So I make the offer on my company website or Facebook page. I figure that if folks are serious about going for a flight, they’ll be watching for special offers. But I’ve only sold a few so far, so half the time, I don’t even bother offering them.
Rides at Events
The other thing I do is rides at events. I have a few events I do every year, including the Wenatchee Wings and Wheels car show in East Wentachee that I did yesterday.
These are advertised events and, in many cases, helicopter rides is a main draw. People will come just for the ride. I usually (these days) charge $40/person for a ride that’s 8-10 minutes long. I can make this work financially by not flying with less than 2 people on board and doing a lot of rides. If my ground crew is good and there’s a big crowd of people, I can sometimes average more than my usual hourly rate. It’s not my favorite kind of flying to do, but I really do enjoy being able to take kids flying — this is often the only way it’s affordable for their parents.
And that’s what I kept suggesting to my wheelchair-bound caller. I gave him information about the next upcoming event each time he called. I guess that after a while, he realized that being in a wheelchair didn’t mean I’d do a special flight just for him. (Let’s be real here: if I did a special flight for everyone who called me with a sad story, I’d be broke and have my own sad story.) I didn’t hear from him for a while and, in all honesty, forgot about him. But when I saw him roll up yesterday, I made the connection. He was finally getting his ride with his daughter at a price he was willing and able to pay. He told me numerous times during the flight how much it meant to him and I was happy for them both.
Before his son lifted him out of the helicopter seat to get him back in his wheelchair, he leaned in toward me and said, “You know, I only have six months to live.”
Some People Don’t Give Up
They hung around while I did the few other flights. When I shut down for the day and helped my ground crew load signs and chairs into their SUV, he followed us.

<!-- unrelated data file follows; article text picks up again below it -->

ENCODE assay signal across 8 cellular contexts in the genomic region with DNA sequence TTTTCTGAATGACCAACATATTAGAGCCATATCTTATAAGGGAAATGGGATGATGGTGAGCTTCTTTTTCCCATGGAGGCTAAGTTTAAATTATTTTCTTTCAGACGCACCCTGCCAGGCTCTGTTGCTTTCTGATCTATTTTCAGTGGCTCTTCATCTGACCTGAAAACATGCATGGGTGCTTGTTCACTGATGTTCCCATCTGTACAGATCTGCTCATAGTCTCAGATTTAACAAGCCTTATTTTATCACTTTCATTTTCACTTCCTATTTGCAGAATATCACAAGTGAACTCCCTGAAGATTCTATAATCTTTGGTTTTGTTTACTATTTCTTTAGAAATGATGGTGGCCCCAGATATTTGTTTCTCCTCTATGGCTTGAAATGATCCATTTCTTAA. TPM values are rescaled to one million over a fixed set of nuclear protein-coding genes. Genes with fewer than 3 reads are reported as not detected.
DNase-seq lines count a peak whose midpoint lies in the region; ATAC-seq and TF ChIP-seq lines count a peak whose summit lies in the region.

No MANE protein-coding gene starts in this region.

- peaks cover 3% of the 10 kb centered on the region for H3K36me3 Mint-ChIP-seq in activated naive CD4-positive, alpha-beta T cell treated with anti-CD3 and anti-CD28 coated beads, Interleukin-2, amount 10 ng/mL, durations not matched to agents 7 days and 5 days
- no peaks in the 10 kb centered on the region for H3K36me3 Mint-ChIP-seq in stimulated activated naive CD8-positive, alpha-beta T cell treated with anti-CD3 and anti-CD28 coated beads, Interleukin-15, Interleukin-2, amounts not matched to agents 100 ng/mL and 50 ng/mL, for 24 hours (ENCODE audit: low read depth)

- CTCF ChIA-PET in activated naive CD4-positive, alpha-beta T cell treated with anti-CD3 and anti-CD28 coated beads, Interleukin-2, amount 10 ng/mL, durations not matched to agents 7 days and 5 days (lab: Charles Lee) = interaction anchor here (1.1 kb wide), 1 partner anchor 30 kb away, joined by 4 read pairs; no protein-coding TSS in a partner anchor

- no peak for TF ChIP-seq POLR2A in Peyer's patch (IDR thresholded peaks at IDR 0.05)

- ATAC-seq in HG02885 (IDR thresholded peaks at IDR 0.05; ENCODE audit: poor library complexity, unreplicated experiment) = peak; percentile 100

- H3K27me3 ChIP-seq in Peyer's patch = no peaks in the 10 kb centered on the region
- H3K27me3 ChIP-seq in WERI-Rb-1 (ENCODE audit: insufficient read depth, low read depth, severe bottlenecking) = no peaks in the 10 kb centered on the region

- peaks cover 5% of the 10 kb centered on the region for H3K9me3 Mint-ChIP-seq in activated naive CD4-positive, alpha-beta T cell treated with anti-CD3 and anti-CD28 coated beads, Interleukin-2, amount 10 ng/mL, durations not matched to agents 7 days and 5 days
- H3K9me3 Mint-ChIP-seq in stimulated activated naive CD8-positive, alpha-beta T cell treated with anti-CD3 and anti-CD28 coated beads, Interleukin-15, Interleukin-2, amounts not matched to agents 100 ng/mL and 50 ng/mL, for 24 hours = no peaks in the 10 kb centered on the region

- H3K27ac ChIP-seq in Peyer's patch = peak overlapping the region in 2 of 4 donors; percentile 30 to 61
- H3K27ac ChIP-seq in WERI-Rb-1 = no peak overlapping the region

“You know, if you ever go flying and want company,” he started.
Oh, how I wish I had a dollar for everyone who said that to me!
He went on to say that he’d tell all the people in his “group” about it and it would “blow up.” I think he was trying to say that he would promote my services to his group of — well, I never did find out what his “group” was — and they would all come flying with me. But would they be looking for free flights, too? Did he think I wanted my phone to start ringing with more people looking for free flights with me?
How can I run a business if everyone thinks they can get my services for free?
What he doesn’t understand — and what most people apparently don’t understand — is that it costs money to fly the helicopter.
And no, it’s not just gas. It’s oil ($7/quart every 5-8 hours), it’s maintenance (like $300 for an oil change every 50 hours), it’s 100-hour inspections (about $2500 if I’m lucky and they don’t find any problems). It’s a radio altimeter and ADS-B required by the FAA at a cost of $15,000 and $4,000 respectively. It’s insurance at about $15,000 per year. It’s an overhaul every 12 years or 2200 hours at a cost of $220,000. And let’s try to remember that none of it would be possible if I didn’t cough up $346,000 in 2005 to buy the helicopter in the first place.
That’s a shit-ton of money. Maybe it helps explain why I get so pissed off when people expect me to fly them around for free or the cost of fuel?
If I’m going to fly for pleasure, I’m not going to fly it with a pushy stranger full of empty promises. I’m going to fly with a friend or someone else I really like. Or I’m going to fly alone.
I’ve blogged about this in various ways before. I’m not sure if I was ever this blunt. Maybe I’m in a bad mood because I took a loss for yesterday’s event.
Or maybe I’m just sick and tired of people trying to get me to spend my hard-earned money giving them something for free.
In any case, thanks for reading. Rant over.